• the fact of calling the method CheckPermissions and the name of the operation for which the rights are checked
  • the fact of calling the DeleteFile method and the name of the file to be deleted
  • the fact of calling the method LogInformation and message logged
  • how many times the above methods were called
  • whether any other methods of any services were called

That is, the above code depends not only on the input parameters but also on the successful execution of all methods. We should set all the input data and check all the output when testing. Only then our test will be complete.

Mark Seamann in his article Dependency rejection calls this data indirect input and output. But they are the same input and output data as the parameters and result. They cannot be ignored, otherwise, you cannot guarantee that the code is working properly.

I have often seen how even experienced colleagues ignored and did not check some of the output data, or missed setting some of the input data. I’ve heard a few excuses: “the test should test only one thing” and “we don’t check what’s not important to the program logic”.

I agree with the first statement, you only need to test one thing at once. But “one thing” doesn’t mean one Assert at the end of the test. One thing is one call to the test method, or in other words, one set of input data. Checking only a fraction of the output data we do not guarantee the correctness of the logic for this case.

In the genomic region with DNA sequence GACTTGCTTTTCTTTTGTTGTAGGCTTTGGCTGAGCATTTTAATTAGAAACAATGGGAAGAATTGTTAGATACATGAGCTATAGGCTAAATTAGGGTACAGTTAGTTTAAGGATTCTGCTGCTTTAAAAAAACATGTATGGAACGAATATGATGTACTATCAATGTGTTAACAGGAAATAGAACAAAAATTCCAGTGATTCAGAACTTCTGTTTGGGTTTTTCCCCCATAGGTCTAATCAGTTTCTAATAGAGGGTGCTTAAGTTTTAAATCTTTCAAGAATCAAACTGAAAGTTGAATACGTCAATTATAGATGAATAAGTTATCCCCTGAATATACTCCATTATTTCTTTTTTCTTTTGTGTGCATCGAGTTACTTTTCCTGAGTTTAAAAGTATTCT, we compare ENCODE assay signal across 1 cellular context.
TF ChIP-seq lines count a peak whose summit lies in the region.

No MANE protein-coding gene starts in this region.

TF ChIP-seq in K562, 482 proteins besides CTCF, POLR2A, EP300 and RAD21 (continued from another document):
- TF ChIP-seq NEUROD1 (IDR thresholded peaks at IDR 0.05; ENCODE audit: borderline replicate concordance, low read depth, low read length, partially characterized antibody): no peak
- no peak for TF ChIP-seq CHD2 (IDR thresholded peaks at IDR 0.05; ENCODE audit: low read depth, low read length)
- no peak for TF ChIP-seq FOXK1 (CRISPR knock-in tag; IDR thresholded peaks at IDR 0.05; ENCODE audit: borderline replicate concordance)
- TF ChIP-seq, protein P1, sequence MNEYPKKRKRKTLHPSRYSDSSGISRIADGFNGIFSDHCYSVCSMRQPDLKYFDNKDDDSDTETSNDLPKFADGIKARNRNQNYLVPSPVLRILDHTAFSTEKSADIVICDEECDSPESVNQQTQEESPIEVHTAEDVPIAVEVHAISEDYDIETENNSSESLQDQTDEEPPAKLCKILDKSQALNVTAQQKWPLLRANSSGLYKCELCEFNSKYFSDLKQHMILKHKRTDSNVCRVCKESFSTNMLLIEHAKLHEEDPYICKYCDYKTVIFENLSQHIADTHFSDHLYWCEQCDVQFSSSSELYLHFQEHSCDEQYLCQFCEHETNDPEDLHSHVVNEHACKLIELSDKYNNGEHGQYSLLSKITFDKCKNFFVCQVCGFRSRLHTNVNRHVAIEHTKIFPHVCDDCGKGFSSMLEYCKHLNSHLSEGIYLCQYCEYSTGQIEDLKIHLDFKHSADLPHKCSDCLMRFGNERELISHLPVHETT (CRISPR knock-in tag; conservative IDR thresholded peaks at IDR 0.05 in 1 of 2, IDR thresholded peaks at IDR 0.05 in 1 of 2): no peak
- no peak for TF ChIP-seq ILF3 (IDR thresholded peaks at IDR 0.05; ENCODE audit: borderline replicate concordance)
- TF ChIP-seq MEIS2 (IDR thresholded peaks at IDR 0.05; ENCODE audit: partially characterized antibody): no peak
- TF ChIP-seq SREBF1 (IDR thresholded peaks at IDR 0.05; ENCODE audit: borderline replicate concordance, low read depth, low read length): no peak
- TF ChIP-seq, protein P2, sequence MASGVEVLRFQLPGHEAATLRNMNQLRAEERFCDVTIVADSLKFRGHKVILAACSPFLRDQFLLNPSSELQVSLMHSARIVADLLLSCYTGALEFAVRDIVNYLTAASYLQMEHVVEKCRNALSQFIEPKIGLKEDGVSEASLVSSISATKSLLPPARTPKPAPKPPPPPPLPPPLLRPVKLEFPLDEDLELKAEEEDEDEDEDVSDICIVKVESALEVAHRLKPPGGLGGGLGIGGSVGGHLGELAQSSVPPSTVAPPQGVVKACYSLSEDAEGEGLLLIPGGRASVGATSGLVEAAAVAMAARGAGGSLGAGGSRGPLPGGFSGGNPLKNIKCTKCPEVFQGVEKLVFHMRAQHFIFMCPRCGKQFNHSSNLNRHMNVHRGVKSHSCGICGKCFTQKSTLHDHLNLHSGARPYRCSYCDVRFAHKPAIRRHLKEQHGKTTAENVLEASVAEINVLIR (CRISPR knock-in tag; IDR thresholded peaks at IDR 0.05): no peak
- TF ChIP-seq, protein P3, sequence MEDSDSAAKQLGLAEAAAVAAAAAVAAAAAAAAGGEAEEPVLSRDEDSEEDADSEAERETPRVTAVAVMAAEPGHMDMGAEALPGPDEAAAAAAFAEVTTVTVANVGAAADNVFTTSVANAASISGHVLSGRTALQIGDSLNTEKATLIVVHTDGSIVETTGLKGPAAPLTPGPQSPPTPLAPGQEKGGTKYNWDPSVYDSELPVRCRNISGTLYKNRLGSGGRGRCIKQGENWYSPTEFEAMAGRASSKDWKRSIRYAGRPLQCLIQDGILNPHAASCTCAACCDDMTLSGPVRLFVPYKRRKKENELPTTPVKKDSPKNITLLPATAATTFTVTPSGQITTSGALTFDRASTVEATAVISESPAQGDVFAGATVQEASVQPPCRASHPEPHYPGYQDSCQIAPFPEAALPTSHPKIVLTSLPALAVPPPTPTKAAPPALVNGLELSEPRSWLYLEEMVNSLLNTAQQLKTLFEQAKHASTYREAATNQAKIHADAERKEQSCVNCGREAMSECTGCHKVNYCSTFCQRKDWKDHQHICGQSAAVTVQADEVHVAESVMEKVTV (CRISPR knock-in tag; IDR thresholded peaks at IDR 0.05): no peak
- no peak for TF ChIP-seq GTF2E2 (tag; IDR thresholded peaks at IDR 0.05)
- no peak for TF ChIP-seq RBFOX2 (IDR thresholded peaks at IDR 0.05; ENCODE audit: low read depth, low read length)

If a developer says he’s not testing what’s not important, you might ask why did he add unimportant code at all? Often developers ignore checking the logs. Program logs may not be important right now and can’t be called a part of business logic. But logs definitely become important when the code doesn’t work for the user. When log analysis is the only way to find a defect, they are extremely important.

Do not confuse “incomplete tests” and “incomplete tests coverage”. Incomplete tests coverage means that some parts of the code are not involved in the tests. This may be acceptable if these are unique cases, the number of possible test scenarios is too large and your team does not want to have 100% coverage.

What can we do?

Given all this we can conclude that the test code will be more voluminous and complex than the code of the method being tested. This is often the case, especially when the class has many external dependencies. But this is the price we pay for using the dependency injection (DI) mechanism. You can simplify your life by using libraries for mocks and fakes, such as Moq or NSubstitude. But sometimes developers still lack discipline, and then we come to the next, even bigger problem with tests.

#6. Tests are written sloppily